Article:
|Manufacturer||C. F. Martin & Company|
|Body type||Classical Acoustic, Martin N-20|
Trigger is a Martin N-20 nylon-string classical acoustic guitar used by country music singer-songwriter Willie Nelson. Early in his career, Nelson tested several guitars by different companies. After one of his guitars was destroyed in 1969, he purchased the Martin guitar.
As an RCA Records artist, guitar manufacturers would loan or gift Nelson their instruments to test them. Earlier in his career, Nelson played instruments of the Fender Musical Instruments Corporation with models including the Telecaster, Jaguar and Jazzmaster. Nelson later moved on to Gibson Guitars. In 1969, before a concert at Panamerican Ballroom near Houston, Texas, Baldwin Company gave Nelson the 800C Classical Acoustic-Electric Guitar model with a Prismatone stereo pickup and an amplifier to test.
The Martin N-20
During a concert at Floore's Country Store in Helotes, Texas, a drunk man stepped on Nelson's Baldwin. David Zettner and Jimmy Day, members of Nelson's band The Record Men, took the guitar to Shot Jackson, a luthier in Nashville, Tennessee. Jackson, who considered the damage irreparable, offered Nelson a Martin N-20 nylon-stringed classical guitar made out of Brazilian rosewood. Nelson instructed him during a phone conversation to move the pickup from the Baldwin to the Martin. The instrument allowed him to amplify his acoustic sound to perform in large dance halls, contributing to his signature style. Nelson bought the guitar unseen for $750, and named it after Roy Rogers' horse "Trigger". Nelson desired to approach the playing style and sound of jazz musician Django Reinhardt.
Nelson first used the guitar during the studio recordings of My Own Peculiar Way the same year, but the sound of the guitar was overwhelmed by the dubbing of strings and brass instruments on the mix. The following year, Nelson recovered the instrument from his burning ranch in Bandera, Texas. After Nelson's move to Austin, Texas and the revitalization of his music, Trigger defined his sound. The singer used the instrument in the recording of his acclaimed albums Shotgun Willie, Red Headed Stranger and Stardust.
Over time, a large hole was worn above the bridge, nearly reaching the sound hole. While the Martin was meant to be played with finger-style picking, the use of a flatpick by Nelson and constant strumming caused the damage. Its soundboard has been signed by over a hundred of Nelson's friends and associates, ranging from fellow musicians to lawyers and football coaches. The first signature on the guitar was Leon Russell's, who asked Nelson initially to sign his guitar. When Nelson was about to sign it with a marker, Russell requested him to scratch it instead, explaining that the guitar would be more valuable in the future. Interested in the concept, Nelson requested that Russell also sign his guitar.
In 1991, during his process with the IRS, Nelson was worried that Trigger could be auctioned off, stating: "When Trigger goes, I'll quit". He asked his daughter, Lana, to take the guitar from the studio before any IRS agent got there, and bring it to him in Maui. Nelson then hid the guitar in his manager's house until his debt was paid in 1993.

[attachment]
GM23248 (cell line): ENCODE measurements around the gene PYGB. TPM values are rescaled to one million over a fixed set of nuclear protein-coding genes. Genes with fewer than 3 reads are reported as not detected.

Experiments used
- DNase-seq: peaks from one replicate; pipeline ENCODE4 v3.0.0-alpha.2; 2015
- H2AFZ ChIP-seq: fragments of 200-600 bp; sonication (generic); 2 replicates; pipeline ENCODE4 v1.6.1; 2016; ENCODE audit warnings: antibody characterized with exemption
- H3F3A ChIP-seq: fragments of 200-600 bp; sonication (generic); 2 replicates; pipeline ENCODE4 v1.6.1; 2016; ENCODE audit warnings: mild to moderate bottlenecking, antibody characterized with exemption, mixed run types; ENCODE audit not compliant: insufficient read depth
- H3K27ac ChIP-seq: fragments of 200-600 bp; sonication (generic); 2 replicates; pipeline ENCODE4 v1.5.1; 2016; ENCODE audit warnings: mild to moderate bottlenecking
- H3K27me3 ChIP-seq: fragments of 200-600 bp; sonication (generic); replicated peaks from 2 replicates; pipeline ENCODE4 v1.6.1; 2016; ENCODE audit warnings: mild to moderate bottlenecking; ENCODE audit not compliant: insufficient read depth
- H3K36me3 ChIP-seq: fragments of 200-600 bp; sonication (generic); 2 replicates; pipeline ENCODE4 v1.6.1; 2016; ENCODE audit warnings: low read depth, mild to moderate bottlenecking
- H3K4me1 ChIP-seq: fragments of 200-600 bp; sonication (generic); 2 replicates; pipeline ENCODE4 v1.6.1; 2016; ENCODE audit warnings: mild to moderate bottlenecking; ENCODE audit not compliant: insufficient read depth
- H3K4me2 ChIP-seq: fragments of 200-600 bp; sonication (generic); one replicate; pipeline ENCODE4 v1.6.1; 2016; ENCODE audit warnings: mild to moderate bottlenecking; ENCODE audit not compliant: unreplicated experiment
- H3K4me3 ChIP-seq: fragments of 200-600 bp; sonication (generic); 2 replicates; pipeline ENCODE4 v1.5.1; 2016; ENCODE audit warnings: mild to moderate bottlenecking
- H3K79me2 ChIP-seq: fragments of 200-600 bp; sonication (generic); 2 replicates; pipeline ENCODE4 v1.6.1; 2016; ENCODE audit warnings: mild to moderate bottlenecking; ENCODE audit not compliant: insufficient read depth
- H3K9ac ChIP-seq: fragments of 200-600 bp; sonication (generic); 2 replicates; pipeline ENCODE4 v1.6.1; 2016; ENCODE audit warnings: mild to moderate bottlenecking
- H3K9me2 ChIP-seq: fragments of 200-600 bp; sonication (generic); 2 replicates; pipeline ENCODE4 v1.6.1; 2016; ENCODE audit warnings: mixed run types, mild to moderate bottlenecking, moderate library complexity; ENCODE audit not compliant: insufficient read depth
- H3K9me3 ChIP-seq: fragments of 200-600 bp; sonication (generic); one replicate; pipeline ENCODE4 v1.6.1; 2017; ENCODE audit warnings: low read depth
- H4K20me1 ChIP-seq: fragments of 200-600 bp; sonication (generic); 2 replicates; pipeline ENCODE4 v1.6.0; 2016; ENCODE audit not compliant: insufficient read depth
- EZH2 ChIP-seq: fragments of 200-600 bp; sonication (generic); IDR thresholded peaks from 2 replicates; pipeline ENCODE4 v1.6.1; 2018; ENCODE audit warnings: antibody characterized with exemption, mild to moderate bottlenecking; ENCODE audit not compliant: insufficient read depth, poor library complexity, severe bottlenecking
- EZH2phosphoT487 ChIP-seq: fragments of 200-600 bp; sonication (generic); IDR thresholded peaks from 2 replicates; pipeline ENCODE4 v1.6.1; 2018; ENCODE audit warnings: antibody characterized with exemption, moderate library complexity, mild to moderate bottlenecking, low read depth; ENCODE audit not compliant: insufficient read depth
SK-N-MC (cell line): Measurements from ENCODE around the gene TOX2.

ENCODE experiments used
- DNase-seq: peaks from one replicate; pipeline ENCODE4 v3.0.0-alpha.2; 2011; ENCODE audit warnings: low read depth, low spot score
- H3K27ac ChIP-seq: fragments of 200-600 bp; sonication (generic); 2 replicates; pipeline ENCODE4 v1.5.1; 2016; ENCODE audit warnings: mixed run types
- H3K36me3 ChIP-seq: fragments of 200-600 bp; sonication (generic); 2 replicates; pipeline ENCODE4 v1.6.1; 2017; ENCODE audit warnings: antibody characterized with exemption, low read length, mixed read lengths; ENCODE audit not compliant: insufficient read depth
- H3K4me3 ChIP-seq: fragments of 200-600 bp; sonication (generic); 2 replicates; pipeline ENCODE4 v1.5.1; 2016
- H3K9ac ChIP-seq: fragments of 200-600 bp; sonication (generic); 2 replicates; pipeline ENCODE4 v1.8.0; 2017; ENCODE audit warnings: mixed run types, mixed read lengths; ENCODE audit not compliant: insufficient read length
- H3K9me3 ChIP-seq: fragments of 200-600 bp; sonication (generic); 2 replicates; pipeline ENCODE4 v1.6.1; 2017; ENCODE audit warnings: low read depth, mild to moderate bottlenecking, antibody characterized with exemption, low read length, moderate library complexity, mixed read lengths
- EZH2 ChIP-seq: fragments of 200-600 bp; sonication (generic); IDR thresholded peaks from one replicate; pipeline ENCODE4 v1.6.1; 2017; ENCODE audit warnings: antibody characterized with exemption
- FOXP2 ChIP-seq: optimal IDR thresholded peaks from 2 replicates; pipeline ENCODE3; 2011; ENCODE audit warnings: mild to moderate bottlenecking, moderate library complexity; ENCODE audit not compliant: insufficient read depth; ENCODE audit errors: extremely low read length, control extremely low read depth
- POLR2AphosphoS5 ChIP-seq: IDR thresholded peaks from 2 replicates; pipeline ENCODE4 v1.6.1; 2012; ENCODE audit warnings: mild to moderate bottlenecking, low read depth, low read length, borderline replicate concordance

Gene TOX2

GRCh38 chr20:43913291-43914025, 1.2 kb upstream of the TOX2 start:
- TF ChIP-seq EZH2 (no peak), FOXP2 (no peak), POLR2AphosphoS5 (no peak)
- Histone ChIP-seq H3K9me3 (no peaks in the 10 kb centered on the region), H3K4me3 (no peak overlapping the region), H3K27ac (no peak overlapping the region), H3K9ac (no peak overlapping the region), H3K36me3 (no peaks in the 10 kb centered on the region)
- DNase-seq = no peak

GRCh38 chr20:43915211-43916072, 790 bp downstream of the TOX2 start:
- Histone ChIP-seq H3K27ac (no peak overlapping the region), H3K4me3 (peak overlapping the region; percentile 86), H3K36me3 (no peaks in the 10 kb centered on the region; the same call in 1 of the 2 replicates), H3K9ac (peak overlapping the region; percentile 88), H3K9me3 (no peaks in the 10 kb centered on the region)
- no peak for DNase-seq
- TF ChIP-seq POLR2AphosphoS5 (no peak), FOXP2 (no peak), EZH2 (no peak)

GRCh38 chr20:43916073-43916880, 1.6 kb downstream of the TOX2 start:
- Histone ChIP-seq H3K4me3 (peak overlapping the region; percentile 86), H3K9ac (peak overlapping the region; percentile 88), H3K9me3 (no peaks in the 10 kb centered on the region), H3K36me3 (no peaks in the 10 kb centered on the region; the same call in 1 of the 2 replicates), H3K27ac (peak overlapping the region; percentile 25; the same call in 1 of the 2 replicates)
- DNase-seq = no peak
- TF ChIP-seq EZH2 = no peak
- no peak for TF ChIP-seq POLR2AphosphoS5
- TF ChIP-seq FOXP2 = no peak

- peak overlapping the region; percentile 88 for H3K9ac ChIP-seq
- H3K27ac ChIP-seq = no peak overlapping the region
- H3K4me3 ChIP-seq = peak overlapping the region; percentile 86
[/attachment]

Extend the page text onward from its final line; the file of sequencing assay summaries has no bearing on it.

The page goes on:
In his book, The Tao of Willie: A Guide to Happiness in Your Heart, Nelson described the influence of the guitar in his style: "One of the secrets to my sound is almost beyond explanation. My battered old Martin guitar, Trigger, has the greatest tone I've ever heard from a guitar. ... If I picked up the finest guitar made this year and tried to play my solos exactly the way you heard them on the radio or even at last night's show, I'd always be a copy of myself and we'd all end up bored. But if I play an instrument that is now a part of me, and do it according to the way that feels right for me ... I'll always be an original".
Trigger is prepared for Nelson before the shows by his guitar technician, "Tunin' Tom" Hawkins. In 2015, Rolling Stone Films presented a documentary directed by David Chamberlin, featuring interviews with Nelson, his biographer Joe Nick Patoski, harmonicist Mickey Raphael, singer Jerry Jeff Walker, and narrated by Woody Harrelson. "Mastering the Craft: Trigger" depicted the story of the guitar. Due to Trigger's impact within the music industry, Martin Guitars produced the Willie Nelson Limited Edition N-20WN.
- Washburn, Jim ; Johnston, Richard 1997, p. 224.
- Patoski, Joe Nick 2008, p. 198.
- Nelson, Willie (December 13, 2005). "How I Ended Up With a Classical". iTunes Originals (Interview). Retrieved February 27, 2012.
- Hunter, Dave 2014, p. 182.
- Patoski, Joe Nick 2008, p. 199.
- Farndale, Nigel (May 4, 2010). "Interview: Willie Nelson". The Telegraph. Telegraph Media Group Limited. Retrieved May 22, 2011.
- Reinert 1976, p. 103.
- Gramon, Jim 2002, p. 228.
- "Willie Nelson's Guitar Trigger!". Willienelsongeneralstore.com. Willie Nelson and Friends Museum and General Store. Retrieved March 27, 2011.
- Draper 1991, p. 103.
- Nelson, Willie; Pipkin, Turk 2007, pp. 72, 73.
- "Watch Willie Nelson Tell the Story of His Legendary Guitar, Trigger". Rolling Stone. Wenner Media, LLC. February 11, 2015. Retrieved February 13, 2015.
- Texas Monthly. May 1991 [Retrieved February 8, 2011];19(5).
- Gramon, Jim (2002). Legendary Texas Storytellers. Taylor Trade Publishing. ISBN 978-1-461-66205-1.
- Hunter, Dave (2014). Star Guitars: 101 Guitars That Rocked the World. Voyageur Press. ISBN 978-0-760-34701-0.
- Nelson, Willie; Pipkin, Turk (2007). The Tao of Willie: A Guide to the Happiness in Your Heart. Gotham. ISBN 1-59240-287-9.
- Patoski, Joe Nick (2008). Willie Nelson: An Epic Life. Hachette Digital. ISBN 978-0-316-01778-7.
- Texas Monthly. August 1976 [Retrieved May 24, 2011];4.
- Washburn, Jim; Johnston, Richard (1997). Martin Guitars: An Illustrated Celebration of America's Premier Guitarmaker. Rodale Press. ISBN 978-0-875-96797-4.